Introduction Concern regarding mesh erosion has led to the increased use of biological implants in laparoscopic ventral rectopexy (LVR). There is a growing recognition that biological implants are not inert and their introduction into the body triggers a sequence of events leading to the formation of foreign body giant cells at the tissue/implant interface. This could lead to systemic inflammatory response syndrome (SIRS) that mimics mesh-related infection.
Method The records of 4 patients readmitted after LVR were assessed retrospectively. A radiologist with an interest in pelvic floor surgery reviewed their CT scans.
Results We performed 27 LVRs from October 2013–2014 using Biodesign ® biological implant and 19 using synthetic mesh. 4 patients (15%) from the biologic cohort were re-admitted with pain and pyrexia and a pelvic abscess was suspected. CRP was raised in 4 (mean 276 at readmission and 99 at discharge) but in only one was the WCC elevated. All 4 received antibiotics and 2 patients had percutaneous drainage of sterile collections while the other two had no intervention. Those treated with drainage had a longer hospital stay and a delayed recovery compared with the observation only group. All made a complete recovery and none had either symptoms of their original prolapse or dysfunctional defecation. None of the patients in the synthetic mesh group were readmitted.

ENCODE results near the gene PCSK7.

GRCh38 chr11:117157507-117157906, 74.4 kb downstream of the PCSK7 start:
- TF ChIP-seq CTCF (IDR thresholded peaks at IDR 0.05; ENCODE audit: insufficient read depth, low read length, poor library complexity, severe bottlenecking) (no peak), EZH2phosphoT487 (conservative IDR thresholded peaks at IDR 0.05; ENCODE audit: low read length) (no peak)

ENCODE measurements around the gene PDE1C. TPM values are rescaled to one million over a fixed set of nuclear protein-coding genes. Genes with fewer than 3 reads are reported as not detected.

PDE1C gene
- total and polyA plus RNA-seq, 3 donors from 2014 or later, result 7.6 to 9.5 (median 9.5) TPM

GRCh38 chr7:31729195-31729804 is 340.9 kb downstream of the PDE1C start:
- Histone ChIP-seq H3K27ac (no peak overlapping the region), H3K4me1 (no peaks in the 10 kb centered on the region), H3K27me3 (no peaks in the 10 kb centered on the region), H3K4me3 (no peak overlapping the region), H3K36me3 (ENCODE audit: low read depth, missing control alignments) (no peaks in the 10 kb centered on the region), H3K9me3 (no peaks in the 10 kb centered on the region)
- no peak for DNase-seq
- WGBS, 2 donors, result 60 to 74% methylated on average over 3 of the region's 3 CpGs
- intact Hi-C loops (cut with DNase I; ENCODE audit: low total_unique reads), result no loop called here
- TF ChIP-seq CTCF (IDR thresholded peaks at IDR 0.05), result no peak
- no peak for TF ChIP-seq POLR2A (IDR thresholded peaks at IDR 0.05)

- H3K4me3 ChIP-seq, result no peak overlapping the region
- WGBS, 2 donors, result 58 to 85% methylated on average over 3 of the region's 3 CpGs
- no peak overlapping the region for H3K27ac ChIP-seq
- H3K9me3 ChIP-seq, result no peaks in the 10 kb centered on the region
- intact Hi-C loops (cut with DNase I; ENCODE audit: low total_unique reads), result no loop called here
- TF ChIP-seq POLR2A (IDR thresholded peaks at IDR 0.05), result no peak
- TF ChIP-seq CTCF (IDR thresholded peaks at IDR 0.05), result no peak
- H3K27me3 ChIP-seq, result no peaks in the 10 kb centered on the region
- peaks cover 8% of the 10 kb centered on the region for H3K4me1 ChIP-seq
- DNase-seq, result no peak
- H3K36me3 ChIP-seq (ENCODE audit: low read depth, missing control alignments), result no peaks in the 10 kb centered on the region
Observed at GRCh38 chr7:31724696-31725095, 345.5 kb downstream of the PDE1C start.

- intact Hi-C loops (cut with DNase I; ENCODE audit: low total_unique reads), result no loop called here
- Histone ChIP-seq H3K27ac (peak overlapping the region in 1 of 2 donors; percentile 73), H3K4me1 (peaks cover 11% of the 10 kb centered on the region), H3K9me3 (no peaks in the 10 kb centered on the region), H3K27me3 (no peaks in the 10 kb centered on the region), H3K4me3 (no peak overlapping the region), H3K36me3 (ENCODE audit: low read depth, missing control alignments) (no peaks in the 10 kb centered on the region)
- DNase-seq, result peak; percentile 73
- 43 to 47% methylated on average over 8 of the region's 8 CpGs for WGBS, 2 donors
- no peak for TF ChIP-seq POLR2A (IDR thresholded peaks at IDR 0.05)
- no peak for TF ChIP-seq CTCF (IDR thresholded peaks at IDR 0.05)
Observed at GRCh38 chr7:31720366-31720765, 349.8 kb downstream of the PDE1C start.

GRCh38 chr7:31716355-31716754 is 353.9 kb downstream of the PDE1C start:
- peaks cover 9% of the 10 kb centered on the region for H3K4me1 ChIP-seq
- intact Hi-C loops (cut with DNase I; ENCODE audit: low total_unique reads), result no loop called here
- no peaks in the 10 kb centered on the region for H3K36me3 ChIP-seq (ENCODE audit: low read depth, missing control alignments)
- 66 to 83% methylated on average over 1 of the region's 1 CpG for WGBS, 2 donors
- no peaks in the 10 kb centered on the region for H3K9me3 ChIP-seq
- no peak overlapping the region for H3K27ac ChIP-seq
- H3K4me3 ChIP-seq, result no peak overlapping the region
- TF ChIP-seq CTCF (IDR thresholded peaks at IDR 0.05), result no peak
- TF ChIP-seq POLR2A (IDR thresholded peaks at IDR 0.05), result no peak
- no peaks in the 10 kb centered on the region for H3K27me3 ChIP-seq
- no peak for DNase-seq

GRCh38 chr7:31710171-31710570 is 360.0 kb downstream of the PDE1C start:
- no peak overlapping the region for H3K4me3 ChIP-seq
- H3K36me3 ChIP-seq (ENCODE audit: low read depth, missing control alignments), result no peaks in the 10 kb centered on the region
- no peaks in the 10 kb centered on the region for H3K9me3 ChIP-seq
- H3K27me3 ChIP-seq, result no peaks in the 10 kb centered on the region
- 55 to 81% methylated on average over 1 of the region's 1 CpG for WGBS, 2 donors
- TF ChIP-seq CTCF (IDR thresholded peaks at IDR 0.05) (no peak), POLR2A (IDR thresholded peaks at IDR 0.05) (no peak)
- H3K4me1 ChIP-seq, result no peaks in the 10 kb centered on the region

Conclusion SIRS is a natural reaction to the implantation of non-inert foreign material as evidenced by elevated inflammatory mediators in the absence of a neutrophilia. This small study would suggest that the drainage of such 'collections' following insertion of biological meshes is not only unnecessary but may run the risk of introducing sepsis into a sterile environment. The routine use of intravenous antibiotics might be unnecessary and a watchful waiting approach should be considered.
Disclosure of interest None Declared.